Monday, June 21, 2010
I entered this dress for my first A&S competition. This dress is made with Duipioni gold silk was a lesser more affordable silk for those imitating the costly courtly fashions. I lined this piece in cotton (which I later found was a mistake!) I learned that cotton was VERY costly during this period and only the very rich ever had access to it because of the size of it's fibers. Cotton, as a fiber, is quite short, and so it does not make a very strong warp. The warp, of course, is the part of the textile that is strung on the loom, and the weft is what is woven into it. Linen, on the other hand, is a very long, and therefore strong, fiber, and makes a very good warp.(A good discussion on this topic is found here: http://www.pbm.com/~lindahl/articles/cotton.html).
Anyway, the highlight of my dress is the buttons and buttonholes! There are 54 handmade buttons and 54 hand-stitched buttonholes down the front of the dress, which I fashioned after reading "Textiles and Clothing, c.1150-1450 (Medieval Finds from Excavations in London), by Elisabeth Crowfoot, Frances Pritchard, and Kay Staniland (Author).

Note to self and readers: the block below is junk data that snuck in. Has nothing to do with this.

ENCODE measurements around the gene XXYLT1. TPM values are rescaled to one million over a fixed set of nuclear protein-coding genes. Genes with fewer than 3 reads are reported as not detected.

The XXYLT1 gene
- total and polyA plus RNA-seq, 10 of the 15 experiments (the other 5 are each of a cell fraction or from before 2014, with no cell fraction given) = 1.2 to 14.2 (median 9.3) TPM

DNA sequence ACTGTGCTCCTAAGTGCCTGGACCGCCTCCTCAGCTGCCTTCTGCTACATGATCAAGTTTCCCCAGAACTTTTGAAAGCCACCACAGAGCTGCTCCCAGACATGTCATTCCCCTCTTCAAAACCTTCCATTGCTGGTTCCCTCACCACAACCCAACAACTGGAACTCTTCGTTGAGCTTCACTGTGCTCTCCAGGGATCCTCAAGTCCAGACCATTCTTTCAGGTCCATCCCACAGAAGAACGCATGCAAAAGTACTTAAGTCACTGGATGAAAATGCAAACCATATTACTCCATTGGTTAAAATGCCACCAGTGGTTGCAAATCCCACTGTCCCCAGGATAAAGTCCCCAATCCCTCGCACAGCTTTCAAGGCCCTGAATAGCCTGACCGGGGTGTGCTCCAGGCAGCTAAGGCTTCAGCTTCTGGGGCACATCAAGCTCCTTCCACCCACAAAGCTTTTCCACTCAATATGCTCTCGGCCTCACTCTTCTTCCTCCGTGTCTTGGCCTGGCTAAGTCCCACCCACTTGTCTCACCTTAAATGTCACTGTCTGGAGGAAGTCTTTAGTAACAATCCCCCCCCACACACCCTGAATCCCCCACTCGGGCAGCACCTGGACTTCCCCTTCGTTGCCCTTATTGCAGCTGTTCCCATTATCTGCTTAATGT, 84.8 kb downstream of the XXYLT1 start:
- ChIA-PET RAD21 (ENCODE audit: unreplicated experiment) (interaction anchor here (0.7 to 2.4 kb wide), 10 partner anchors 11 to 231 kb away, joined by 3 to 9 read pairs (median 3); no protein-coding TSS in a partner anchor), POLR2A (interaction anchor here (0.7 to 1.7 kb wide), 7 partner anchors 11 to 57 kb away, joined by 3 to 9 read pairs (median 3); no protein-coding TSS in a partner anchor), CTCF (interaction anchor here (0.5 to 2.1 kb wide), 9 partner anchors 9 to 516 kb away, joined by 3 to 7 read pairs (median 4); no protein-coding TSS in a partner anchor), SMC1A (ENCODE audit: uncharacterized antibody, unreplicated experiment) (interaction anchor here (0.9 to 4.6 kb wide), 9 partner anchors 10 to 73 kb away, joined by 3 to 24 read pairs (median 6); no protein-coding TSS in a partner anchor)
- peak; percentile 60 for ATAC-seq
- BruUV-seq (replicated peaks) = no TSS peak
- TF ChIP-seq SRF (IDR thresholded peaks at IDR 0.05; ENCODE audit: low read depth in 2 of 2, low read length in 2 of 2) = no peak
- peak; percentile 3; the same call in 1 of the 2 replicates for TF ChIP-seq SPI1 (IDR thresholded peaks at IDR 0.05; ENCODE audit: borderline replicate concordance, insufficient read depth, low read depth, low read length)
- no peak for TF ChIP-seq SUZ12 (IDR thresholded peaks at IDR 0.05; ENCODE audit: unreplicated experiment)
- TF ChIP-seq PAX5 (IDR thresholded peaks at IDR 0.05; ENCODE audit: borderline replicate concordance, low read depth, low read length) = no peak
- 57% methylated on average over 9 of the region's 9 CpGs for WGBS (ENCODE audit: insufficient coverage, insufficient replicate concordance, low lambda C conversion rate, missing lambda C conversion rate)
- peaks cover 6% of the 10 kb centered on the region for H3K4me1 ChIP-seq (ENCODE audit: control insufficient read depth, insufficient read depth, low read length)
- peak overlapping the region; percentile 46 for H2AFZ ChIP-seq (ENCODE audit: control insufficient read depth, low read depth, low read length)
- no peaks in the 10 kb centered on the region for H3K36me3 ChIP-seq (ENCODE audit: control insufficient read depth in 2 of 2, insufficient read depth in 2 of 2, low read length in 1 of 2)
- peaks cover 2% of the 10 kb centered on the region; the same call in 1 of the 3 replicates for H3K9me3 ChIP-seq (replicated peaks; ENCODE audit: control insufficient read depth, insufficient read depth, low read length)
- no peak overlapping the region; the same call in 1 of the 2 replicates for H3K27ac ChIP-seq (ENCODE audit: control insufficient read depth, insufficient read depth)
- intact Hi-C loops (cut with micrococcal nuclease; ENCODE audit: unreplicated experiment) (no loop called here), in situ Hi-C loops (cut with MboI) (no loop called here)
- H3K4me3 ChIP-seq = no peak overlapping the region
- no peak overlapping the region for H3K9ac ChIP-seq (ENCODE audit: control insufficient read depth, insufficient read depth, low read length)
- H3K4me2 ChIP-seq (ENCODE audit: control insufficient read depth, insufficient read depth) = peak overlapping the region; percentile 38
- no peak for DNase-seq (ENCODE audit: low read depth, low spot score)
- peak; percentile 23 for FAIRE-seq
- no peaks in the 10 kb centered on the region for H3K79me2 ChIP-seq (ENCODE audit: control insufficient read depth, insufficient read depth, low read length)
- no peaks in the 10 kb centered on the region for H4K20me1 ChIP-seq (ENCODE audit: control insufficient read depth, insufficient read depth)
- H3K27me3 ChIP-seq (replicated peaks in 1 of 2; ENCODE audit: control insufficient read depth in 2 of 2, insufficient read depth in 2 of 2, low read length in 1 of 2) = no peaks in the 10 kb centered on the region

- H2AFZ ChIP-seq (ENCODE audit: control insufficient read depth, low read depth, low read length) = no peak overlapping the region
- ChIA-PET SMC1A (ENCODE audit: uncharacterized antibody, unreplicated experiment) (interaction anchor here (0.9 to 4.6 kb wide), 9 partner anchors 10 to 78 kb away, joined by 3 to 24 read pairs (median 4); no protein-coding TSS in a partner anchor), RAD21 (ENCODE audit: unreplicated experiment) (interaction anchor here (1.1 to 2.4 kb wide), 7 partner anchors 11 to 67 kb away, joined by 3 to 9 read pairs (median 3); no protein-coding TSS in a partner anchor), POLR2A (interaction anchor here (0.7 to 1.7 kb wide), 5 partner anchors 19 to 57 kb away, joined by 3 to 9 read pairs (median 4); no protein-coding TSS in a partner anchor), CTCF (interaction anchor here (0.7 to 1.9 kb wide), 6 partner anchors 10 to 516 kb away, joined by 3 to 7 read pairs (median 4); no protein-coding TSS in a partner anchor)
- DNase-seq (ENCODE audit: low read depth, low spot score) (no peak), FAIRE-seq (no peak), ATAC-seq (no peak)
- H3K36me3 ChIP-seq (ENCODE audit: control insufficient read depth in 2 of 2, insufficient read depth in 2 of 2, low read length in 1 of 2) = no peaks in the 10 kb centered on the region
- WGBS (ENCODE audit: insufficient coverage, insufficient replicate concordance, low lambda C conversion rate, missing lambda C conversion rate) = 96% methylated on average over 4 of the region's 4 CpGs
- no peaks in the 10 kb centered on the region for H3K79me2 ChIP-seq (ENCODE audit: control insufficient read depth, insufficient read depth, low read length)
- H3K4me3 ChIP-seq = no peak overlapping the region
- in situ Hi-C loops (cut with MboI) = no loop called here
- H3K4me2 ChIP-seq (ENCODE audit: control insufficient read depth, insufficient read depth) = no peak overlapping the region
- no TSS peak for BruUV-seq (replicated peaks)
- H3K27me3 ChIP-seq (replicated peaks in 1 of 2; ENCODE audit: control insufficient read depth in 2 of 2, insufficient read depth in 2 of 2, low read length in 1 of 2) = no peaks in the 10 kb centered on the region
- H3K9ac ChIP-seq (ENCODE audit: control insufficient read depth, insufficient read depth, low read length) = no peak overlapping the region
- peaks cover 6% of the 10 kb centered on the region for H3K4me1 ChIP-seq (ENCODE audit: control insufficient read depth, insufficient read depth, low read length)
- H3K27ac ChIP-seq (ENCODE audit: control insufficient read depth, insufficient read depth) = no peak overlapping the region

I must say! Pick up this book! It is an invaluable resource for any re-creationist! Here is samples of the images found in this book, and my own buttons I created. I added an extra step when I created my own buttonholes turning them inside a second time.
This dress turned out beautifully, however I do need to work on the fitting. I used the princess line pattern for this dress, and therefore it was difficult to pattern close to my body. After creating this dress I did more research and found a method of paneling, using four panels, that creates a personal block fitting to the body. But definitely a wonderful experience!
-Ysabel la Broderesse